Last week we wrote about signs that can help you recognize the ongoing impacts of a child’s medical trauma on you, the parent or provider. This week, I wanted to continue with strategies that can help you recenter yourself even amid the continuing influence of trauma.
One challenge with the reorganization that follows trauma is that no single strategy will be best for every person. Sure, some types of therapy have been shown to work better than others on a population-wide level — but that doesn’t mean that the “proven” therapy is best for every person! Chances are you will need to look inside yourself to predict which strategy will be best for you, and then maybe you will need to experiment with therapies to see if your predictions are correct.
As you undertake this process of exploration, keep one thing in mind: Your mind will fight to protect its established patterns. Change is HARD! This means that you may find yourself consciously or subconsciously downplaying the effectiveness of exactly the strategies that are most effective. Trust yourself, but also observe yourself… and as you start to explore the possibility of life, and even growth, after trauma, be aware that it can take hard work.
The following is not meant to recommend specific therapies, but to lay out the landscape of four strategies that have been shown to help others.
1. Talk-Based Psychotherapies
Though there are many “flavors” of talk-based psychotherapy, in general the goal of most of these therapies is to try to talk through the trauma or what happened, and connect the cognitive experience with the emotional impact. In the context of a child’s medical trauma, a goal of psychotherapy could be to help your brain come to terms with the idea that the scary emotions floating around in your brain are connected to a specific event or series of events, and not necessarily to life in general. In other words, psychotherapy can help a patient understand on a deep, visceral level that a past trauma doesn’t necessarily mean that bad things are still present in the world around you.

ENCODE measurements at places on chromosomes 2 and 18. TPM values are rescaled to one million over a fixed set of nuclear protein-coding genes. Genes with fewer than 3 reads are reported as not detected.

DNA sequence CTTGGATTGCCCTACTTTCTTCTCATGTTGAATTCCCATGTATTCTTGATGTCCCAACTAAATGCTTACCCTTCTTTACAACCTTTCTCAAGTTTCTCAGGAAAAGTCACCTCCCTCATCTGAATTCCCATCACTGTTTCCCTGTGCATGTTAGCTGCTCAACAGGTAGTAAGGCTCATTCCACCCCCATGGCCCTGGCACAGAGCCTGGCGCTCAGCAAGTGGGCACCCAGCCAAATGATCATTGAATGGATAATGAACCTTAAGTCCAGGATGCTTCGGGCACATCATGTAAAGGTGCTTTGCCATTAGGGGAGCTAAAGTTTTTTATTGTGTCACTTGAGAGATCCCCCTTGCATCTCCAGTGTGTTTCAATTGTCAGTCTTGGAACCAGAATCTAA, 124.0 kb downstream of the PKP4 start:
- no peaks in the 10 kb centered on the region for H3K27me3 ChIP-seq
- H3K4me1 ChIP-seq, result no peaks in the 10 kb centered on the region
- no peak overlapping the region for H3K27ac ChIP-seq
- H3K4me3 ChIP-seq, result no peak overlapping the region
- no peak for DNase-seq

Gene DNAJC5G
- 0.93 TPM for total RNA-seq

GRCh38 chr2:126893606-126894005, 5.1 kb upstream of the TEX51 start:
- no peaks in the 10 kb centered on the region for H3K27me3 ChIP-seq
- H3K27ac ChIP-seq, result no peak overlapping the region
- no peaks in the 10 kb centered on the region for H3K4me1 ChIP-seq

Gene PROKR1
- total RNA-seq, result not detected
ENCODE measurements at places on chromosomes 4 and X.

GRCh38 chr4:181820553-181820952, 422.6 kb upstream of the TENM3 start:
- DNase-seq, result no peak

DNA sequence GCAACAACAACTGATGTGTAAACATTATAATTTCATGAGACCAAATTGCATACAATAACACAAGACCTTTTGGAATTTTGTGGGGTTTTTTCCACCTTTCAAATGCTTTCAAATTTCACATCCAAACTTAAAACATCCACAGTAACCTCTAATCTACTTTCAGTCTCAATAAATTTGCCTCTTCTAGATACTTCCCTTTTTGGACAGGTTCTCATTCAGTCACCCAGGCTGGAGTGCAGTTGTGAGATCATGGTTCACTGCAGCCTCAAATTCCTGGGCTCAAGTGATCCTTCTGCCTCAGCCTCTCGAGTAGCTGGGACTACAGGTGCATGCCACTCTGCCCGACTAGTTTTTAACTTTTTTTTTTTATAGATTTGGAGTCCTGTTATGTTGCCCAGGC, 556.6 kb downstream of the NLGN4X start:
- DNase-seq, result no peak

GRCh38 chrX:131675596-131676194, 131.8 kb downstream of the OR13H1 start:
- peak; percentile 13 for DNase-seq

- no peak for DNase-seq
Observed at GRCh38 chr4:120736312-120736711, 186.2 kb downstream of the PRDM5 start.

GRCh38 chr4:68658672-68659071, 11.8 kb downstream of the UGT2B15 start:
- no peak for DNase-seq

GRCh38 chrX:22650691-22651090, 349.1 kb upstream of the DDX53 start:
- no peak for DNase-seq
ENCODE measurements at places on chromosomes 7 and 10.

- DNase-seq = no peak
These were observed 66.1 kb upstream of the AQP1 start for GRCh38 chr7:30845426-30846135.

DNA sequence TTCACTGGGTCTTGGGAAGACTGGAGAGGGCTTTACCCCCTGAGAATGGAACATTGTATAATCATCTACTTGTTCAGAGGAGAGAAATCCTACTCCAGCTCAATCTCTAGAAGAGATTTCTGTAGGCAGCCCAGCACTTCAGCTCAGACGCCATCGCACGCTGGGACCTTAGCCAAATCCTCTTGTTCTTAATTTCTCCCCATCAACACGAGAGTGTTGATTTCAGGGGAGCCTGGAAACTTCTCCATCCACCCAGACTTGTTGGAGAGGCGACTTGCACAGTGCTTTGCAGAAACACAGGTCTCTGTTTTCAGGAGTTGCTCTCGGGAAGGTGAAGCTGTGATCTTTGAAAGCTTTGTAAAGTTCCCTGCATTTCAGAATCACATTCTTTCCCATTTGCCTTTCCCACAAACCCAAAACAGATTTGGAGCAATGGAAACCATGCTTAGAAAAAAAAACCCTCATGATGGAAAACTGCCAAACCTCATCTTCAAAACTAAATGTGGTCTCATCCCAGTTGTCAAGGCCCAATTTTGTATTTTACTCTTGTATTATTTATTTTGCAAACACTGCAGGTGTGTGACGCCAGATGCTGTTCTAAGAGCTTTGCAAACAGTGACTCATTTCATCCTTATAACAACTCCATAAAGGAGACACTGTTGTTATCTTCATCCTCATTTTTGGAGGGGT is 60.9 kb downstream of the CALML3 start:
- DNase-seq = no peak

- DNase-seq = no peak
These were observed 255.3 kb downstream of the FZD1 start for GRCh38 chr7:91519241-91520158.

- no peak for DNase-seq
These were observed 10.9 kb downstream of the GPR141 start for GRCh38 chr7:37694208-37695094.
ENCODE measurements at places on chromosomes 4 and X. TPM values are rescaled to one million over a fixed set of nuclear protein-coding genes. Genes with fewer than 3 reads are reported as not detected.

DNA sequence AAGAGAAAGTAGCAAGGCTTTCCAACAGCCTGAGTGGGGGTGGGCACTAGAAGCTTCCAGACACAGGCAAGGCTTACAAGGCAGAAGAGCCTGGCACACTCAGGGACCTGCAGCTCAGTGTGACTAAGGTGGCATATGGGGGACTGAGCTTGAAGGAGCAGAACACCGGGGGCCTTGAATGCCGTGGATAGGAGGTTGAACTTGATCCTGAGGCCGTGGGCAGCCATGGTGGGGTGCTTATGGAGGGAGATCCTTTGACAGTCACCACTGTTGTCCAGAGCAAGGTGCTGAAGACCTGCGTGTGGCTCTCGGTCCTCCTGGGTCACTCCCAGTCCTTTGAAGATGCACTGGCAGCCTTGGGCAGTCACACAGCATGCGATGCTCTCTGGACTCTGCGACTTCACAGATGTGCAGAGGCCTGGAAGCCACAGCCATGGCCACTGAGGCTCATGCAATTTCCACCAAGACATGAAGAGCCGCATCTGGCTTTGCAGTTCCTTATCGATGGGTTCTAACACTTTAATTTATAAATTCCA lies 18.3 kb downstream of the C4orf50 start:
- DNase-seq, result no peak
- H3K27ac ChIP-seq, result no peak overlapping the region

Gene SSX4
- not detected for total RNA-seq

It isn’t giving in to allow yourself to take medication that allows you to get your feet back on the ground. Healing requires space. And in a state of heightened urgency that often accompanies the aftermath of trauma, you may not have this space. One use of modern medications is to help patients stabilize emotionally, psychologically, and behaviorally so that they can work with other supportive therapies to re-establish a new sense of normal.
Connecting online or in-person with people who have had similar experiences can make you feel less isolated and can help you unpack the impact all of this has had on you.
4. Slow Down
Sometimes healing comes through the awareness of what makes you feel grounded — for some, intentionally slowing down and allowing yourself to feel grounded at home and in your work, or intentionally taking time to exercise, or to read or to not go out every weekend. The reason is that many of the activities and obligations that pack your life can also function as blankets that dampen your need to feel and process past experiences. If you’re always busy, you don’t have to feel! Intentionally taking time to feel your experience can help you process it. Of course, it may be that as you start to peel back this blanket that has covered your trauma, you end up needing additional support.
After trauma, you can feel like a puzzle broken into a thousand pieces. Now as you start to put the pieces back together, know that the puzzle will never look the way it did before. But your puzzle can be full again. It’s going to look different but it will be okay.
Dr. Pikiewicz earned her PhD in Clinical Psychology at Pacifica Graduate Institute in Carpinteria, CA. She completed pre-doctoral training at the Nan Tolbert Nurturing Center in Ojai, CA, and her post-doctoral internship at the Boulder Institute for Psychotherapy and Research. At both sites, Dr. Pikiewicz worked with a range of adult, adolescent and child clients in individual, couple, family and group settings. She also holds a B.S. in environmental science from Allegheny College and a teaching credential from Western Washington University.